Security testing is a type of testing aimed at reviewing the security of everything from systems, networks, and code, to cloud environments and physical installations. One of the most common types of security testing is called penetration testing – a type of digital burglary test where you hire security experts and task them with attempting to break into your systems in order to detect vulnerabilities and potential attack vectors. Once the test is completed, you get a report detailing the vulnerabilities detected and why they pose a risk, along with advice on how to rectify them.
Security testing can help you gain an overview of the vulnerabilities within your organisation and the risks to which you are exposed. By systematically reviewing your systems, looking for weaknesses and possible entry points, a security test will reveal both weaknesses that could pose a substantial risk to you here and now, and areas where you should focus in the longer term in order to reduce your attack vectors as efficiently as possible.
Let the good guys hack you before the bad ones do
When our cyber security experts at Iver perform a security test, they look at your environment from the same perspective as an attacker, and use the same tools and techniques as those used in real cyberattacks. Which means you find out how well equipped your systems and applications are to repel real attacks. The idea is, quite simply, to let the good guys hack you before the bad ones do.
Before security testing can commence, we need to clarify the Rules of Engagement – namely the rules of conduct and directives given to the testers, and which define the circumstances, terms and conditions, and methods that can be used when performing the test. We also need to decide what is to be tested and the duration of the test – and when it will be completed.
Do we have permission to use all means during the test that a real malicious actor might conceivably use, including social manipulation of employees? It’s important to decide this before this type of test begins in order to ensure both that our testing is asking the questions you actually want answered, and that the test doesn’t have a negative effect on confidence internally.
The actual security test is then performed systematically, based on a risk matrix. The risk matrix takes into account the probability of something occurring, and how serious the consequences would be if it did. We start, naturally, with the vulnerabilities with a high probability and high impact – and then carry on working systematically on the basis of degree of severity.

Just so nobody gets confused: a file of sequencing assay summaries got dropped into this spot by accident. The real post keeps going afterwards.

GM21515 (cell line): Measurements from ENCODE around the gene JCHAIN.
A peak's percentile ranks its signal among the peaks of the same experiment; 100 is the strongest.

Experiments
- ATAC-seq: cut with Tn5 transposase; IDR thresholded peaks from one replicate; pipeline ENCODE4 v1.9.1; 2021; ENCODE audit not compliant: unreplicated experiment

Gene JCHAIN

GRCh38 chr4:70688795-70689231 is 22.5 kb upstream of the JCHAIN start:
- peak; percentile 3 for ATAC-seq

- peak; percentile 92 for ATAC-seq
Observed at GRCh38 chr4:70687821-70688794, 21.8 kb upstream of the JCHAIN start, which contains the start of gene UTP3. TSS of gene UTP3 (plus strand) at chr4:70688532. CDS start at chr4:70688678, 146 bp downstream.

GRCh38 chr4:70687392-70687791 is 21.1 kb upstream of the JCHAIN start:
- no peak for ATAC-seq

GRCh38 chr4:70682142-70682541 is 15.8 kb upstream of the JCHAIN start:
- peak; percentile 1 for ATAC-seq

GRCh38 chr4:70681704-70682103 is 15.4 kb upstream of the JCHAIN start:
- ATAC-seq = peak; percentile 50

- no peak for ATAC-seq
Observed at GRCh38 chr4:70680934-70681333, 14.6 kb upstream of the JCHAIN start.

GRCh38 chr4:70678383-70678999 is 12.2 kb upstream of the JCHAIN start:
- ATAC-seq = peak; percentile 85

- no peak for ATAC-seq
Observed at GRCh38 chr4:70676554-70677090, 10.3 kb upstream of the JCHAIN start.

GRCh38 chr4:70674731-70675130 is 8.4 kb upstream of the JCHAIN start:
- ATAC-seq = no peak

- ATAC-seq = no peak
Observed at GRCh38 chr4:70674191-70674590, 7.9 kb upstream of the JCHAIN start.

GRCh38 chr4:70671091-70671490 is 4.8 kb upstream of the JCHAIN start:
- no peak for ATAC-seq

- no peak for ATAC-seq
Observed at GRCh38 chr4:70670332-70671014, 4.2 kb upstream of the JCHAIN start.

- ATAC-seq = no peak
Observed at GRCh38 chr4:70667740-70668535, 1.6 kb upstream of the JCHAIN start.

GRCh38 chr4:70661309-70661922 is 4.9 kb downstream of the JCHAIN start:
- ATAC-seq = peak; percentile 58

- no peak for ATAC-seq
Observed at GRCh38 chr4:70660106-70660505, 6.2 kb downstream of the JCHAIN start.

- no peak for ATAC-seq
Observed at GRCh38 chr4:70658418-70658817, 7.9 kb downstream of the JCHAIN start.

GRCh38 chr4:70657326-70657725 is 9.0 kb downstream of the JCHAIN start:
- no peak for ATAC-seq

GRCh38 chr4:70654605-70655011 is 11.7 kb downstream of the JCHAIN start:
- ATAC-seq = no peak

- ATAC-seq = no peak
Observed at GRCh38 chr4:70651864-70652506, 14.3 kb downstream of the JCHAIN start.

The vulnerabilities revealed during the test are collated in a security report. This report details extant attack vectors, explains why they pose a risk, and offers advice on what you need to do to rectify them.
Security testing is a time-limited service and the result is a security report. The report includes a number of sections of practical use within your organisation:
The report starts with a non-technical summary of the testing – an “executive summary” – which is aimed at management and other decision-makers. This section reviews the security test’s goals, provides an overview of the test’s most important and most common findings, and highlights which defence mechanisms worked well.
The summary is designed to give decision-makers sufficient information to make well-supported choices, without going into the technical details, so that he or she can allocate time and resources where they are most needed.
The report also includes a more technical summary of the vulnerabilities, ranked by degree of severity, in the “Vulnerability Highlights" section. This section is aimed at those managers who are responsible for following up on the engagement. It provides a short description of the most important findings and summarises general technical problems. The aim of the summary is to provide a more detailed introduction to the test’s findings, but to nonetheless be short and concise so that managers can communicate quickly with their teams and prioritise tasks correctly.
Finally, we get to the largest section of the report – the technical review of all the test findings. This section addresses every finding in detail – what it is, where they are, and why it’s a problem, and offers advice on how you can rectify the problem. It also includes instructions on how you can replicate the problem so that you have all the information you need to plug the hole identified. Where relevant, it provides both short-term and long-term advice on remedial measures so that you can not only implement rapid and effective measures to secure as much as possible in the shortest possible time, but can simultaneously put in place a strategy for the long-term, holistic improvement of your security.
This section is aimed at the technical resources responsible for following up on the results and actioning the weaknesses, and should give the reader all the technical information they need to fix the problem. Where necessary, further reading references will be added to enable the reader to understand both the weaknesses and the solutions as quickly as possible and get started on implementing the solutions.
Security testing can be used as a tool in a number of scenarios:
Creating an overview of the risks associated with your systems and services, of how they pose a threat to you and your operations, and by then actioning vulnerabilities, you can stay one step ahead of cyber attackers and minimise your attack vectors.
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